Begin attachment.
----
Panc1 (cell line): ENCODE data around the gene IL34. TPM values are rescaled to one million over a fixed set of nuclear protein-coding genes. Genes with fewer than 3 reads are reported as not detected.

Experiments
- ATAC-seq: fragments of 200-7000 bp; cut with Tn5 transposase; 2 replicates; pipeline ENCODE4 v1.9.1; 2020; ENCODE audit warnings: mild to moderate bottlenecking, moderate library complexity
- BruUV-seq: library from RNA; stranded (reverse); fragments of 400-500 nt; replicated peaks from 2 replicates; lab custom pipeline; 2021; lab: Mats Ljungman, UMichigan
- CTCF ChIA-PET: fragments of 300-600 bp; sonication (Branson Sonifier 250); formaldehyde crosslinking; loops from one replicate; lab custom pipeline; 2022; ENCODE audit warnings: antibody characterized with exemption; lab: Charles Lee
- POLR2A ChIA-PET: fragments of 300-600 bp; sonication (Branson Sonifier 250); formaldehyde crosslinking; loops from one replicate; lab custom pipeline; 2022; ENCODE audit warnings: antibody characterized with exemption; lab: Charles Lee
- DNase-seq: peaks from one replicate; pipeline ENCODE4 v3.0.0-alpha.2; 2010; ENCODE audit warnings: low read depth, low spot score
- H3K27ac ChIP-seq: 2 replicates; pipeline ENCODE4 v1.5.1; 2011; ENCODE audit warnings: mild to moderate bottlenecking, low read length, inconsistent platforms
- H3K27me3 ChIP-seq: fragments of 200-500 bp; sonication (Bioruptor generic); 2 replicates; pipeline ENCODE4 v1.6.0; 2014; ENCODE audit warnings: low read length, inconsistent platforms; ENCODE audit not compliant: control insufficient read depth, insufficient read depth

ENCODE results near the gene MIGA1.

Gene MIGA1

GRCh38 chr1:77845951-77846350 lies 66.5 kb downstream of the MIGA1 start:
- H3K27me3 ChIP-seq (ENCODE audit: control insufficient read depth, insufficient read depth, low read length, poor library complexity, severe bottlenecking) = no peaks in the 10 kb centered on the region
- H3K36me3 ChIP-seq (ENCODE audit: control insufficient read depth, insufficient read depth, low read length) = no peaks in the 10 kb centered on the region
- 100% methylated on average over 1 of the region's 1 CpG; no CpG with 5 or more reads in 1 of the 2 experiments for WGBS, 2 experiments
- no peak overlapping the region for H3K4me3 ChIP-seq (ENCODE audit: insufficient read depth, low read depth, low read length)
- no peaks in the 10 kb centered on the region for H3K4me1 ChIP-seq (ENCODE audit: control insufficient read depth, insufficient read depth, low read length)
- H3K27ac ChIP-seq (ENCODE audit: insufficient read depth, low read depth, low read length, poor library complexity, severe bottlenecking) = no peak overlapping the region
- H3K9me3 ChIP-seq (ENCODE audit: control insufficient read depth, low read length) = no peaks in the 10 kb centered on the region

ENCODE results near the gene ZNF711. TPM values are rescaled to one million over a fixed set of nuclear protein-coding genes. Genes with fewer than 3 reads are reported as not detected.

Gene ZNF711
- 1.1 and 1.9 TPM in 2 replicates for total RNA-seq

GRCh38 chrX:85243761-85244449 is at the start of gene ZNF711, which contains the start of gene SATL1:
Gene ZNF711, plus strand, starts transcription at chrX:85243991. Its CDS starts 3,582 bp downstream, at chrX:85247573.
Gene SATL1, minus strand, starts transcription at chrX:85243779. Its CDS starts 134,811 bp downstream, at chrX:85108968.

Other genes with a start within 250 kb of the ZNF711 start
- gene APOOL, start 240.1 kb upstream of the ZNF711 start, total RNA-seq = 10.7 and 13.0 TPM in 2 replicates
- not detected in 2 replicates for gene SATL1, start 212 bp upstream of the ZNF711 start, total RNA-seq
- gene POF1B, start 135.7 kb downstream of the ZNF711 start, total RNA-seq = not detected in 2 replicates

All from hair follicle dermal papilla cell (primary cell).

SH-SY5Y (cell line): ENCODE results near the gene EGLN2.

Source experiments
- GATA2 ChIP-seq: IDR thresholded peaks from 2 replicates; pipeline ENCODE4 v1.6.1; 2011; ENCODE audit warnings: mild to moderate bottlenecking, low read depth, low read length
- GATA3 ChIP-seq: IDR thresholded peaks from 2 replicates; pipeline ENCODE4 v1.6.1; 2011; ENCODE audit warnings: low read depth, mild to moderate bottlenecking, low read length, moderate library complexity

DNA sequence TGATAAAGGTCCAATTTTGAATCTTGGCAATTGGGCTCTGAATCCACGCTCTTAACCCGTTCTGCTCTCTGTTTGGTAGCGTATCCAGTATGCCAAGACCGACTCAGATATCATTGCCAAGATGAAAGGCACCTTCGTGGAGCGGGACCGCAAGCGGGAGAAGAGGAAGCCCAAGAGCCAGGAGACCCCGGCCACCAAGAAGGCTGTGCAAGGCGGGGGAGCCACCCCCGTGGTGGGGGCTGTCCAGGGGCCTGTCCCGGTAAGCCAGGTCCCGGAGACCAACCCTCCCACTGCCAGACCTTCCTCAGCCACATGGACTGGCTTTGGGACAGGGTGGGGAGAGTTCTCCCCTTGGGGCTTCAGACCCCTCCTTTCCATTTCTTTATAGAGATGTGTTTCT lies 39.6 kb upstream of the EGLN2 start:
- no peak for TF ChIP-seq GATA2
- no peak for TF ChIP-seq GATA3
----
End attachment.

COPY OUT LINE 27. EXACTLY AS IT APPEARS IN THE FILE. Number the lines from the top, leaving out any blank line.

- gene APOOL, start 240.1 kb upstream of the ZNF711 start, total RNA-seq = 10.7 and 13.0 TPM in 2 replicates